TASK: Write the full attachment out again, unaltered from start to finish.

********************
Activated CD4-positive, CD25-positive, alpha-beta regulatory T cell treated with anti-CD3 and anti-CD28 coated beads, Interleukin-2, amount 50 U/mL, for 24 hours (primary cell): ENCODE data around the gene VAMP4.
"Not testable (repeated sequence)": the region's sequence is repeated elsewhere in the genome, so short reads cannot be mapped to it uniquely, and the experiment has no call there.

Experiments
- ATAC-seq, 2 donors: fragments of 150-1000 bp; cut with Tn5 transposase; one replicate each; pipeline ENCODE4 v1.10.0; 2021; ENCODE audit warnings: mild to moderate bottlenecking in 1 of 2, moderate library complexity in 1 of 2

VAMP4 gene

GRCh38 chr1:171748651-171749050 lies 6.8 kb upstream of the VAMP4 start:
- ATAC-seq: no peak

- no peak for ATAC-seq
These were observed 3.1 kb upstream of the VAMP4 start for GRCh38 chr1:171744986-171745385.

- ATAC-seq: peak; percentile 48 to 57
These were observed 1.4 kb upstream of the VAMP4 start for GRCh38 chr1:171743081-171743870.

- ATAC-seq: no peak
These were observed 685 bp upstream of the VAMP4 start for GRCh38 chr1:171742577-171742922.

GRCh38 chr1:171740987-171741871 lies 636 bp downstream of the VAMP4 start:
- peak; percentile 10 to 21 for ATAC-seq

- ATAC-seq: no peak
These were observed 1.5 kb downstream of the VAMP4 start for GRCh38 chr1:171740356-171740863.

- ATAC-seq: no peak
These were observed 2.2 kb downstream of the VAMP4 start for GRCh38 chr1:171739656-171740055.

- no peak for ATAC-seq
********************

Activated CD4-positive, CD25-positive, alpha-beta regulatory T cell treated with anti-CD3 and anti-CD28 coated beads, Interleukin-2, amount 50 U/mL, for 24 hours (primary cell): ENCODE data around the gene VAMP4.
"Not testable (repeated sequence)": the region's sequence is repeated elsewhere in the genome, so short reads cannot be mapped to it uniquely, and the experiment has no call there.

Experiments
- ATAC-seq, 2 donors: fragments of 150-1000 bp; cut with Tn5 transposase; one replicate each; pipeline ENCODE4 v1.10.0; 2021; ENCODE audit warnings: mild to moderate bottlenecking in 1 of 2, moderate library complexity in 1 of 2

VAMP4 gene

GRCh38 chr1:171748651-171749050 lies 6.8 kb upstream of the VAMP4 start:
- ATAC-seq: no peak

- no peak for ATAC-seq
These were observed 3.1 kb upstream of the VAMP4 start for GRCh38 chr1:171744986-171745385.

- ATAC-seq: peak; percentile 48 to 57
These were observed 1.4 kb upstream of the VAMP4 start for GRCh38 chr1:171743081-171743870.

- ATAC-seq: no peak
These were observed 685 bp upstream of the VAMP4 start for GRCh38 chr1:171742577-171742922.

GRCh38 chr1:171740987-171741871 lies 636 bp downstream of the VAMP4 start:
- peak; percentile 10 to 21 for ATAC-seq

- ATAC-seq: no peak
These were observed 1.5 kb downstream of the VAMP4 start for GRCh38 chr1:171740356-171740863.

- ATAC-seq: no peak
These were observed 2.2 kb downstream of the VAMP4 start for GRCh38 chr1:171739656-171740055.

- no peak for ATAC-seq